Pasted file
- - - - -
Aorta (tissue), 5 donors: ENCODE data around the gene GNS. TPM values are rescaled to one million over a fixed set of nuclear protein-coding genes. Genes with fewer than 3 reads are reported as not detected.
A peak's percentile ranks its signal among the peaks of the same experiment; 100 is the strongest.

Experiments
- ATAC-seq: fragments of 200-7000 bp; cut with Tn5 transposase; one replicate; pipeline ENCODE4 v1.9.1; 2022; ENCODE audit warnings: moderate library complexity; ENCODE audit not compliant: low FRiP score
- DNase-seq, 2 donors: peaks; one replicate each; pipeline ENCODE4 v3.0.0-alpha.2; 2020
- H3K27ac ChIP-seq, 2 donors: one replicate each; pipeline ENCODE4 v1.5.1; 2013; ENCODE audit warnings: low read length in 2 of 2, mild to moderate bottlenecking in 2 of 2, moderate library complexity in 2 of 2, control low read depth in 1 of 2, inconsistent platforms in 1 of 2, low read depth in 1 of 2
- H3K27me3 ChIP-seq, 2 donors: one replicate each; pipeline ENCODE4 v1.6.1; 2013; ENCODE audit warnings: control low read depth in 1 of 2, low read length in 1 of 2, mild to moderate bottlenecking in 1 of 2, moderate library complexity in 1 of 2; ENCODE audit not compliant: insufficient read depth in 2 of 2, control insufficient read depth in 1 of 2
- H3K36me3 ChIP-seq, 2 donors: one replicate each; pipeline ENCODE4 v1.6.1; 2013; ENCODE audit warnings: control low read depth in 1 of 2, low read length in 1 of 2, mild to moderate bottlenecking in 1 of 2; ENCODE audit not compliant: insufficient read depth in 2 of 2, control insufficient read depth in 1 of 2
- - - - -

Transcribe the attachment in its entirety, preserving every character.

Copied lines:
Aorta (tissue), 5 donors: ENCODE data around the gene GNS. TPM values are rescaled to one million over a fixed set of nuclear protein-coding genes. Genes with fewer than 3 reads are reported as not detected.
A peak's percentile ranks its signal among the peaks of the same experiment; 100 is the strongest.

Experiments
- ATAC-seq: fragments of 200-7000 bp; cut with Tn5 transposase; one replicate; pipeline ENCODE4 v1.9.1; 2022; ENCODE audit warnings: moderate library complexity; ENCODE audit not compliant: low FRiP score
- DNase-seq, 2 donors: peaks; one replicate each; pipeline ENCODE4 v3.0.0-alpha.2; 2020
- H3K27ac ChIP-seq, 2 donors: one replicate each; pipeline ENCODE4 v1.5.1; 2013; ENCODE audit warnings: low read length in 2 of 2, mild to moderate bottlenecking in 2 of 2, moderate library complexity in 2 of 2, control low read depth in 1 of 2, inconsistent platforms in 1 of 2, low read depth in 1 of 2
- H3K27me3 ChIP-seq, 2 donors: one replicate each; pipeline ENCODE4 v1.6.1; 2013; ENCODE audit warnings: control low read depth in 1 of 2, low read length in 1 of 2, mild to moderate bottlenecking in 1 of 2, moderate library complexity in 1 of 2; ENCODE audit not compliant: insufficient read depth in 2 of 2, control insufficient read depth in 1 of 2
- H3K36me3 ChIP-seq, 2 donors: one replicate each; pipeline ENCODE4 v1.6.1; 2013; ENCODE audit warnings: control low read depth in 1 of 2, low read length in 1 of 2, mild to moderate bottlenecking in 1 of 2; ENCODE audit not compliant: insufficient read depth in 2 of 2, control insufficient read depth in 1 of 2